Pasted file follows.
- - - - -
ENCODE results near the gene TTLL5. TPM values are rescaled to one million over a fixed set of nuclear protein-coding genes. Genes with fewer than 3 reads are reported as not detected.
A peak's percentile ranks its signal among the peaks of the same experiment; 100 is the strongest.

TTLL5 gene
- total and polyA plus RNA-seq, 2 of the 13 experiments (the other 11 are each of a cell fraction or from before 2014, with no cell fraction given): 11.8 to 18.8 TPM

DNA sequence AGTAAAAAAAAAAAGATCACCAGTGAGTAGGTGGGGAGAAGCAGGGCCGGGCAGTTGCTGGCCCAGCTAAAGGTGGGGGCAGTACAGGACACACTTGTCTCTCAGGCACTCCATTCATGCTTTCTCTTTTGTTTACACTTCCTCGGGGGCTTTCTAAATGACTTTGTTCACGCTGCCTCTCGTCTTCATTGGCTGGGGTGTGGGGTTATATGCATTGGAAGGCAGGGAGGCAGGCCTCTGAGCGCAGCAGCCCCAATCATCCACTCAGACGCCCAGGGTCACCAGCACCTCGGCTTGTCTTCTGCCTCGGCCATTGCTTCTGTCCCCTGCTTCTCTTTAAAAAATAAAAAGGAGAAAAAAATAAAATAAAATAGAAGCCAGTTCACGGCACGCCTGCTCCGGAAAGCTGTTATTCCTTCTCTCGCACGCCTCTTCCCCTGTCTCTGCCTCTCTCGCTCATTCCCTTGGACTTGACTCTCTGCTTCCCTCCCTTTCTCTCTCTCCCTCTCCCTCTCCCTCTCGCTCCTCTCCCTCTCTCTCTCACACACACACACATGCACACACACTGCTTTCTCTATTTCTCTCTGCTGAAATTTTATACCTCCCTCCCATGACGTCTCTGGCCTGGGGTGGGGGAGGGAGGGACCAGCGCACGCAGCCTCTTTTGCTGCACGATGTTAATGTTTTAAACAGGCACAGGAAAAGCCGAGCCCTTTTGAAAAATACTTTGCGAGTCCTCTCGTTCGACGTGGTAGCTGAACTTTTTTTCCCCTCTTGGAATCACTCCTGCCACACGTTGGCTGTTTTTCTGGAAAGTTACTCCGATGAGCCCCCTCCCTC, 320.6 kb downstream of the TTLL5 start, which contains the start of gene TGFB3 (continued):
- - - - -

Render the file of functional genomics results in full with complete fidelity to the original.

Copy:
ENCODE results near the gene TTLL5. TPM values are rescaled to one million over a fixed set of nuclear protein-coding genes. Genes with fewer than 3 reads are reported as not detected.
A peak's percentile ranks its signal among the peaks of the same experiment; 100 is the strongest.

TTLL5 gene
- total and polyA plus RNA-seq, 2 of the 13 experiments (the other 11 are each of a cell fraction or from before 2014, with no cell fraction given): 11.8 to 18.8 TPM

DNA sequence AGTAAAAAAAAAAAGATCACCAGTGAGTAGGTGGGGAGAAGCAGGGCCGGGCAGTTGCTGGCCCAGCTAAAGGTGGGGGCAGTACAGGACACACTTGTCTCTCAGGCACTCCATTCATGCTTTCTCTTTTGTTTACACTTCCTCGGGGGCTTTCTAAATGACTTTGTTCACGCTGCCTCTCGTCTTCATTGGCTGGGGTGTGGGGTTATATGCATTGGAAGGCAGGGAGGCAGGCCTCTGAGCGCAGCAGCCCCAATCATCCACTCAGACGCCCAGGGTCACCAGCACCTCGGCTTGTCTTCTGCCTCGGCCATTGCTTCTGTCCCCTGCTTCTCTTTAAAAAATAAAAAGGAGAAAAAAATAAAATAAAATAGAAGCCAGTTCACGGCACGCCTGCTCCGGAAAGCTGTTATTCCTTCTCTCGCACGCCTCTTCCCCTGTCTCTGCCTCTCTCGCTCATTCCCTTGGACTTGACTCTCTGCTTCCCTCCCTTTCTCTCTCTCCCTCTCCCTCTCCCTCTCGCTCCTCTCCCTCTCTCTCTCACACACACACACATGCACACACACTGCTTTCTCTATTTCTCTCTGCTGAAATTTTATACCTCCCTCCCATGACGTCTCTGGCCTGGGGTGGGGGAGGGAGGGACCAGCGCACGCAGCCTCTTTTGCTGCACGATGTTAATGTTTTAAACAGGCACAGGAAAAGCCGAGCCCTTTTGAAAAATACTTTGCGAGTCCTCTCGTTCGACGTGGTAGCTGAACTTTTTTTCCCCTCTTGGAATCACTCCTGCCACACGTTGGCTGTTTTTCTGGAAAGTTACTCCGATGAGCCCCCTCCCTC, 320.6 kb downstream of the TTLL5 start, which contains the start of gene TGFB3 (continued):